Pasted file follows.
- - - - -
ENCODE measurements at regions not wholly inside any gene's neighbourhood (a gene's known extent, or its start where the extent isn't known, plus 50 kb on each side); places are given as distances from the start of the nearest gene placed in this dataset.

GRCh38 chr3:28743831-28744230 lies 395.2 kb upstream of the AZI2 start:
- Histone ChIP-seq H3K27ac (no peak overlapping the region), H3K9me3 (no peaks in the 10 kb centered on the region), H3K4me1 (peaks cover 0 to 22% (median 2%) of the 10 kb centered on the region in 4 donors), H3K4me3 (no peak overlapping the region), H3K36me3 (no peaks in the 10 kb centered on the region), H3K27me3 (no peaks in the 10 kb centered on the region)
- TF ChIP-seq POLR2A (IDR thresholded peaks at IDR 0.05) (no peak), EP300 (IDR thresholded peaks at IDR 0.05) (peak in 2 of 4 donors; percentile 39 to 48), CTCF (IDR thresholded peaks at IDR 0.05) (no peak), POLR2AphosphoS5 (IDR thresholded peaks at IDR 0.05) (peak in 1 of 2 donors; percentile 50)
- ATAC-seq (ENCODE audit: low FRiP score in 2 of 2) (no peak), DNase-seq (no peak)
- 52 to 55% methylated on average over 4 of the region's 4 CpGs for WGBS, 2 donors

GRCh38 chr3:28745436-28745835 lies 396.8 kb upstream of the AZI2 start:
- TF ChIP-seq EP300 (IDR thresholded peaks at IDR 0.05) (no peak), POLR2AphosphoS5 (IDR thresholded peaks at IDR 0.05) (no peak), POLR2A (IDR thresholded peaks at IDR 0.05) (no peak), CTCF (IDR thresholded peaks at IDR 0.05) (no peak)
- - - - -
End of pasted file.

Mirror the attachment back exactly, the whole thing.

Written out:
ENCODE measurements at regions not wholly inside any gene's neighbourhood (a gene's known extent, or its start where the extent isn't known, plus 50 kb on each side); places are given as distances from the start of the nearest gene placed in this dataset.

GRCh38 chr3:28743831-28744230 lies 395.2 kb upstream of the AZI2 start:
- Histone ChIP-seq H3K27ac (no peak overlapping the region), H3K9me3 (no peaks in the 10 kb centered on the region), H3K4me1 (peaks cover 0 to 22% (median 2%) of the 10 kb centered on the region in 4 donors), H3K4me3 (no peak overlapping the region), H3K36me3 (no peaks in the 10 kb centered on the region), H3K27me3 (no peaks in the 10 kb centered on the region)
- TF ChIP-seq POLR2A (IDR thresholded peaks at IDR 0.05) (no peak), EP300 (IDR thresholded peaks at IDR 0.05) (peak in 2 of 4 donors; percentile 39 to 48), CTCF (IDR thresholded peaks at IDR 0.05) (no peak), POLR2AphosphoS5 (IDR thresholded peaks at IDR 0.05) (peak in 1 of 2 donors; percentile 50)
- ATAC-seq (ENCODE audit: low FRiP score in 2 of 2) (no peak), DNase-seq (no peak)
- 52 to 55% methylated on average over 4 of the region's 4 CpGs for WGBS, 2 donors

GRCh38 chr3:28745436-28745835 lies 396.8 kb upstream of the AZI2 start:
- TF ChIP-seq EP300 (IDR thresholded peaks at IDR 0.05) (no peak), POLR2AphosphoS5 (IDR thresholded peaks at IDR 0.05) (no peak), POLR2A (IDR thresholded peaks at IDR 0.05) (no peak), CTCF (IDR thresholded peaks at IDR 0.05) (no peak)